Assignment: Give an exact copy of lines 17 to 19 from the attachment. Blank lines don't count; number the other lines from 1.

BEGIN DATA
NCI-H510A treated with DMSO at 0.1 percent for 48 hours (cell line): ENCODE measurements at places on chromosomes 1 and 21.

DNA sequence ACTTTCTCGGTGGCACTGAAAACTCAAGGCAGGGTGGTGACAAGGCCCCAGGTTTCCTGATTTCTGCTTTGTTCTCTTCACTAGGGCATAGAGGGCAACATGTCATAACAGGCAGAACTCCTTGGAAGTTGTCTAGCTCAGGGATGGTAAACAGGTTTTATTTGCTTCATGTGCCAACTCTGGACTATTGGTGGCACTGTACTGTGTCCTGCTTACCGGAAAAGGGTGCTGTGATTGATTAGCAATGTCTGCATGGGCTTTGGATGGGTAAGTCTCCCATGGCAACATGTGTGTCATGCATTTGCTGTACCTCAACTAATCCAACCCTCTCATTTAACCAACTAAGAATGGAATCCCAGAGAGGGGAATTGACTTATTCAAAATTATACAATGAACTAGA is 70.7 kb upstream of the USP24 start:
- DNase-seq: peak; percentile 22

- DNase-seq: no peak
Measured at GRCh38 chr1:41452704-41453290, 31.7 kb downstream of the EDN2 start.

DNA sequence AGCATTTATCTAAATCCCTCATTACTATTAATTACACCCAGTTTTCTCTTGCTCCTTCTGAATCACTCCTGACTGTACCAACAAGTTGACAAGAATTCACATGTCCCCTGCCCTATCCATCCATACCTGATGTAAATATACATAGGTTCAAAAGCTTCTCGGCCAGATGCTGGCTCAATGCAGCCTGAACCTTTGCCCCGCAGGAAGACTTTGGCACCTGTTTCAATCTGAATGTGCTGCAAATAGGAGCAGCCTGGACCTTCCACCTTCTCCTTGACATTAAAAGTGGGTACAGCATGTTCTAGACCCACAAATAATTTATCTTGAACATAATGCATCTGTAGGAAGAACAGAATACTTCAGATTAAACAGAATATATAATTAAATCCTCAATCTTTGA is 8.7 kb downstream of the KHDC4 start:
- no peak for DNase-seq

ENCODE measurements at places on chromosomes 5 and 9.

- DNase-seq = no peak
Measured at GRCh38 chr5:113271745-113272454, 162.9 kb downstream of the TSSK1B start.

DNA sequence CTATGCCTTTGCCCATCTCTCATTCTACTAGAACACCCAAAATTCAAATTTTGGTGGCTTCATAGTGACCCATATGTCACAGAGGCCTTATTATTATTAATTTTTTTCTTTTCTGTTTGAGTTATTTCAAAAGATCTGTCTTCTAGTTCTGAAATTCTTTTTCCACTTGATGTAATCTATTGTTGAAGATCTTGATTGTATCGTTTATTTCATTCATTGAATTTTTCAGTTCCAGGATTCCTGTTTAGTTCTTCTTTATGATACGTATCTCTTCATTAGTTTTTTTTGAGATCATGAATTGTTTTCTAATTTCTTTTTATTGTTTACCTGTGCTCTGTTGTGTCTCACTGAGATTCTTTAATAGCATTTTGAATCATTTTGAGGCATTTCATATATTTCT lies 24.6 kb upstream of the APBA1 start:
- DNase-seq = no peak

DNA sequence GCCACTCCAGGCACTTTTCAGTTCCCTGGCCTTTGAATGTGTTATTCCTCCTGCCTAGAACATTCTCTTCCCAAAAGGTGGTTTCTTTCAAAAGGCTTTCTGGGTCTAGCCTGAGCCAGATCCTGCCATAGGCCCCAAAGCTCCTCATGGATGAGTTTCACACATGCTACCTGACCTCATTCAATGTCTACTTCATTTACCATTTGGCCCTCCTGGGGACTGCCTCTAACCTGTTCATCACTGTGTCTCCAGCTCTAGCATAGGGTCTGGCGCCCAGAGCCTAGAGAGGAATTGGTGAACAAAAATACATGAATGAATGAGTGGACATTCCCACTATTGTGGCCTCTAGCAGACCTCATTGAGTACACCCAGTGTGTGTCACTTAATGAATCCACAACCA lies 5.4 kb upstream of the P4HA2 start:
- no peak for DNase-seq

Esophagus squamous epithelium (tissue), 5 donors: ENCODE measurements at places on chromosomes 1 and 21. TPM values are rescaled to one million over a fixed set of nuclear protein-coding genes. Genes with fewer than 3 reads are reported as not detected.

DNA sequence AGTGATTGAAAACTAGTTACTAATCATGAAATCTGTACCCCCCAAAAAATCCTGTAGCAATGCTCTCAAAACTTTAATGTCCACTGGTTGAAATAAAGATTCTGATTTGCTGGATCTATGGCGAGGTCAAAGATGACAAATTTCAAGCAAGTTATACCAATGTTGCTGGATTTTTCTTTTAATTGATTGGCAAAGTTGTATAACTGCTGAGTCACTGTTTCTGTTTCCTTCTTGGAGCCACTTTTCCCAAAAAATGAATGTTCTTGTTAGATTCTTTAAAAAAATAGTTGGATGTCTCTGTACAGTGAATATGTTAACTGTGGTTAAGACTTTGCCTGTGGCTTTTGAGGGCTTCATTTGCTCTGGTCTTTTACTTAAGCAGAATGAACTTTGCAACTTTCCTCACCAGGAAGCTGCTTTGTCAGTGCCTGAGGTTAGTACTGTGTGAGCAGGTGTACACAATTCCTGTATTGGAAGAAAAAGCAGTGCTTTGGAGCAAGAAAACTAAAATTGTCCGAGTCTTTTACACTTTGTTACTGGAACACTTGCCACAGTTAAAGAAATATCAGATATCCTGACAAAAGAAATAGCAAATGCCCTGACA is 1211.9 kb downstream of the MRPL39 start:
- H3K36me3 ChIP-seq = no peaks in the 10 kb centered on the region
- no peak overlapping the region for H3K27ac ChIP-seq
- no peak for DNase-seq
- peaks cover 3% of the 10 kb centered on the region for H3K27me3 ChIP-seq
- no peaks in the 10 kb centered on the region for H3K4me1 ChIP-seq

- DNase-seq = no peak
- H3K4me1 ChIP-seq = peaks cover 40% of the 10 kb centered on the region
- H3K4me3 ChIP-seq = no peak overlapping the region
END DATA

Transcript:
- H3K36me3 ChIP-seq = no peaks in the 10 kb centered on the region
- no peak overlapping the region for H3K27ac ChIP-seq
- no peak for DNase-seq